I admit, however, to being troubled. I am troubled, specifically, by those gushing over criminals who can't do without $25,000 a month, and couldn't care less how their greed harms ignorant and impetuous people, otherwise known in liberal circles as "the vulnerable."
Posted by: Bill Otis | Jan 29, 2014 4:40:58 PM
So long as the drug ingestion was not forced upon any deceased, no, I don't particularly care how many people died after partaking in heroin this guy had a hand in moving through the market. And I only care that the use was forced if Mr. Coker knew or was deliberately blind to his customers forcing the drugs on others. (And by force I do mean force and not mere enticement).
Posted by: Soronel Haetir | Jan 29, 2014 6:37:54 PM
I am Myles Coker's lawyer. If you are genuinely interested in the case, I suggest that you contact me directly to get the actual facts, rather than engaging in guesswork and speculation. Other than that, it seems the debate here is really one of policy -- that is, how much time is enough time for someone who engages in narcotics trafficking. That's a matter of opinion and, by its very nature, an opinion cannot be wrong.
Posted by: Harlan Protass | Jan 29, 2014 6:56:20 PM
Harlan Protass --
With all respect, the attorney for one of the parties cannot be counted upon to give a neutral account of "the actual facts," since his he is paid, and required by the canons of ethics, to give the account favorable to his client. In addition, I hear all the time from defense lawyers that there are no real facts, just different "perceptions."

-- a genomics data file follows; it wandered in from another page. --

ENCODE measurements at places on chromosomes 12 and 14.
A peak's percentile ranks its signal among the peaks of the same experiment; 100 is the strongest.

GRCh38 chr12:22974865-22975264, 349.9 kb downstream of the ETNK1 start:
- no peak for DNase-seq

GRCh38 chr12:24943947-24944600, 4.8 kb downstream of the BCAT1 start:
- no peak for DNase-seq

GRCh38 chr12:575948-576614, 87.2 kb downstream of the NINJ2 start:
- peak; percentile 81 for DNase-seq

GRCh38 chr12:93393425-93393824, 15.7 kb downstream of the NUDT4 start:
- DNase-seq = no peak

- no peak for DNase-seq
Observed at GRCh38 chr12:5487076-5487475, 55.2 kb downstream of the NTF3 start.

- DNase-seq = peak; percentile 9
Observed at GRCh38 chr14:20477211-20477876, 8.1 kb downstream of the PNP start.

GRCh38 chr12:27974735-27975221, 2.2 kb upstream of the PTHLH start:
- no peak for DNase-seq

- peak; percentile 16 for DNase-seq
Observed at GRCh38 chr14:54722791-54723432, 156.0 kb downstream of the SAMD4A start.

Nor, for that matter, will defense counsel necessarily know all the facts, because, for one thing, clients have been known to lie to their lawyers. All the time.
Having said that, I'll ask anyway:
1. Did your client ever sell or facilitate the distribution of drugs to anyone he knew, or had reason to believe, was an addict?
2. Did your client ever sell or facilitate the distribution of drugs to anyone he knew, or had reason to believe, was a minor?
3. Did your client care about whether his customers were, or would distribute his wares to, addicts or minors?
4. Did any of your client's customers, or others in his distribution chain, overdose? Were any of them hospitalized as a result of their drug use? Did any of them die? Did any of them have children whose rearing was adversely affected by the parent's drug use?
5. Did your client commit his crimes out of need, or, as the story directly implies, out of greed? Was there a reason he needed to make a drug profit of $25,000 per month?
Thank you for considering these questions.
Posted by: Bill Otis | Jan 29, 2014 10:32:36 PM